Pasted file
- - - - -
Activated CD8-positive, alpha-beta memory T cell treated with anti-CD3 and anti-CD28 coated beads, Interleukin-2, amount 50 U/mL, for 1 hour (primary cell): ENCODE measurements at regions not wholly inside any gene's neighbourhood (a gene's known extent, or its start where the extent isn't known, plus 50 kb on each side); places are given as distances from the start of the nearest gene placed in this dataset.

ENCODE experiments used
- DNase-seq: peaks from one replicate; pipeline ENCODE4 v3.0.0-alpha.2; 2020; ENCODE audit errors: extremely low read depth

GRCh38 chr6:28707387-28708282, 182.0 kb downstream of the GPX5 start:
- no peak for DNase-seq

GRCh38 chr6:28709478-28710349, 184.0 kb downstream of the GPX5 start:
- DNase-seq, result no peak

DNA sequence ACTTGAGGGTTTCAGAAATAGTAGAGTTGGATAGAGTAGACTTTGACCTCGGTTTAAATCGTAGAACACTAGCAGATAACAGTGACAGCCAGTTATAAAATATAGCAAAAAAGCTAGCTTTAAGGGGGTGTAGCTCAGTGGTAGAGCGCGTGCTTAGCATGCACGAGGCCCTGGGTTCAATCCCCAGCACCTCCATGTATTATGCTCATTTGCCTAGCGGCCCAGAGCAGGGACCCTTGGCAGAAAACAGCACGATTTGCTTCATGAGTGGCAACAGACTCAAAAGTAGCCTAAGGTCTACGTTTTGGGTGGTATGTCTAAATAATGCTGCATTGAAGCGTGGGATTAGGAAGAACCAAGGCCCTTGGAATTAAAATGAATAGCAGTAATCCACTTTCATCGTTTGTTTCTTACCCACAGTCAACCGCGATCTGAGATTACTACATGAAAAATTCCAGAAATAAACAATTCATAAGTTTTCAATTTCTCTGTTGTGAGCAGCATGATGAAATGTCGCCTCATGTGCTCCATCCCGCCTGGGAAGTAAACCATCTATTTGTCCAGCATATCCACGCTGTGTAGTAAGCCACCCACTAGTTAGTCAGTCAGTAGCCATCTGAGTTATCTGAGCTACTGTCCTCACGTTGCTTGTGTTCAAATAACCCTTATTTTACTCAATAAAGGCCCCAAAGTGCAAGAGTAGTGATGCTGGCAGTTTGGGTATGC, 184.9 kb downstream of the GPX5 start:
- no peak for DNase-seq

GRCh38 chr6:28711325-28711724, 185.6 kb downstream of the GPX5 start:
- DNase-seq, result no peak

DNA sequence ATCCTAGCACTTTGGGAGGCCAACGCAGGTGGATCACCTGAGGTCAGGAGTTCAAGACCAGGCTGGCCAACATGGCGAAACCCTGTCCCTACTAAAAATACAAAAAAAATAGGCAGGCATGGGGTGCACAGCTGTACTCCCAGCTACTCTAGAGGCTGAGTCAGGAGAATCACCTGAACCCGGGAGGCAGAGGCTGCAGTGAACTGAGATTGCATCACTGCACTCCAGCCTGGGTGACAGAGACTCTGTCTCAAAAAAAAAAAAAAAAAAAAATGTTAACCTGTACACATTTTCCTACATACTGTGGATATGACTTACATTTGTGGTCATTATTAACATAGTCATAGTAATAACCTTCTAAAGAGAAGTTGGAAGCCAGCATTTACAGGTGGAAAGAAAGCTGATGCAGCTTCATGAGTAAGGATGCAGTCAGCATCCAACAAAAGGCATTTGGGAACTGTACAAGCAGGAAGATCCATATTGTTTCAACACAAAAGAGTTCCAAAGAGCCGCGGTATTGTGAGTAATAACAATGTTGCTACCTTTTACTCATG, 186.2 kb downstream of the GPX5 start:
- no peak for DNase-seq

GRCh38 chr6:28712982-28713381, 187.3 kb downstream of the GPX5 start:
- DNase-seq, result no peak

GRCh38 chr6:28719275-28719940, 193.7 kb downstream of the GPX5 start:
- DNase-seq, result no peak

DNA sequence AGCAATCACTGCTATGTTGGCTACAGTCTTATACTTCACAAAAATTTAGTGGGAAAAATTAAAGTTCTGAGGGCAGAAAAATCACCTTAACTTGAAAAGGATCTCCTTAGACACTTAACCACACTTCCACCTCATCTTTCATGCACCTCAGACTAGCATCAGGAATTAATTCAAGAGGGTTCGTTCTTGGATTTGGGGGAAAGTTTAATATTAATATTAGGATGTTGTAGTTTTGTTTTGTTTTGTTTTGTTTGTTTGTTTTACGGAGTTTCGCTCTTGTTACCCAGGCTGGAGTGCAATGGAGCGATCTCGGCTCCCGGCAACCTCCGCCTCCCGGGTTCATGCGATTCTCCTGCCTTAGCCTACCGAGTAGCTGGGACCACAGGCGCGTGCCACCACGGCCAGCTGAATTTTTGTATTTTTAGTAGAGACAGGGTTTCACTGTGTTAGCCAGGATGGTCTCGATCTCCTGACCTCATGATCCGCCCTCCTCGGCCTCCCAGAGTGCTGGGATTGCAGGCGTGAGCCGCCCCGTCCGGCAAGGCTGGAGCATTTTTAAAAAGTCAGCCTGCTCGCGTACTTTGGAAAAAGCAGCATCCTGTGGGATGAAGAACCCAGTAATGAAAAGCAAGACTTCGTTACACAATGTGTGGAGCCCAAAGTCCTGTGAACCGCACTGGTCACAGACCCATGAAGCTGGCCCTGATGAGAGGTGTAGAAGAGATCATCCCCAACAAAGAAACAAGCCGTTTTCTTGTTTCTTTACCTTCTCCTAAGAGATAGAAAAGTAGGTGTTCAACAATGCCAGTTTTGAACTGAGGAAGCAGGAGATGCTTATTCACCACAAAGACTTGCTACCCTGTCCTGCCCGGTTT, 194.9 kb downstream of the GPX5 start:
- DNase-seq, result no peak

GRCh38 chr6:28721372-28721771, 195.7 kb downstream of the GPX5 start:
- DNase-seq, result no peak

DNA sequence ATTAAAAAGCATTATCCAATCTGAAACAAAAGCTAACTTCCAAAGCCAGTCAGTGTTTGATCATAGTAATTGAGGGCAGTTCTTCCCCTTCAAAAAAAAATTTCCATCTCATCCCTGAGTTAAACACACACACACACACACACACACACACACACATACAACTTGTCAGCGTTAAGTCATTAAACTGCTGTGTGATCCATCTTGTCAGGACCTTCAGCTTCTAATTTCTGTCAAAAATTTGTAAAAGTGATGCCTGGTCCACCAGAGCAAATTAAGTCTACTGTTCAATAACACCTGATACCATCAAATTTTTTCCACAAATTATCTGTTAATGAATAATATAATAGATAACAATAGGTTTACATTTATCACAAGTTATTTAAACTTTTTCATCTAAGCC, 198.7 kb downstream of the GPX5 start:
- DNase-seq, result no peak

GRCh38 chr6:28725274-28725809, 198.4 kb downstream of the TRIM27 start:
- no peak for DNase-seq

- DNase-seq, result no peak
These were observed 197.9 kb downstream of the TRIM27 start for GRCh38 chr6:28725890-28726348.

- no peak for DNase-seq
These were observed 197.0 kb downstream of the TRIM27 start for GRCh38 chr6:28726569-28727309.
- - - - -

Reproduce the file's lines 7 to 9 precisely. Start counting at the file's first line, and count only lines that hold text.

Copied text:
- DNase-seq, result no peak

DNA sequence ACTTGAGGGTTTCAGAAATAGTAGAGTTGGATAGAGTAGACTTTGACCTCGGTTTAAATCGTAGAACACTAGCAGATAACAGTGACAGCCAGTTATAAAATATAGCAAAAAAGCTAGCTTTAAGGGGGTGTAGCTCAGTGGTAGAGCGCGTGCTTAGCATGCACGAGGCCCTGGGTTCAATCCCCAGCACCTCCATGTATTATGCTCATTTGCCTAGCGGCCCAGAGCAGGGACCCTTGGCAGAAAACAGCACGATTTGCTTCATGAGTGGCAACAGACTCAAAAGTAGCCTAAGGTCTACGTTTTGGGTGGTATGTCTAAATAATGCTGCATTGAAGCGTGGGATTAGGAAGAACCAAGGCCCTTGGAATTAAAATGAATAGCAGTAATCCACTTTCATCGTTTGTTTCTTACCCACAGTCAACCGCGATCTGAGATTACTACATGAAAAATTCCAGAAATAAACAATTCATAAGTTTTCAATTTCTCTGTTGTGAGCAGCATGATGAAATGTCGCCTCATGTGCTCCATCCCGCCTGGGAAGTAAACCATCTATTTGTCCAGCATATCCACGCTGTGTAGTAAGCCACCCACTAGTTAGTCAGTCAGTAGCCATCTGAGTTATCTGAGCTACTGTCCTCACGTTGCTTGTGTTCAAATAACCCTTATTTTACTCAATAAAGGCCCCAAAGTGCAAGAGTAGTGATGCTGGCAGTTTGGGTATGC, 184.9 kb downstream of the GPX5 start:
- no peak for DNase-seq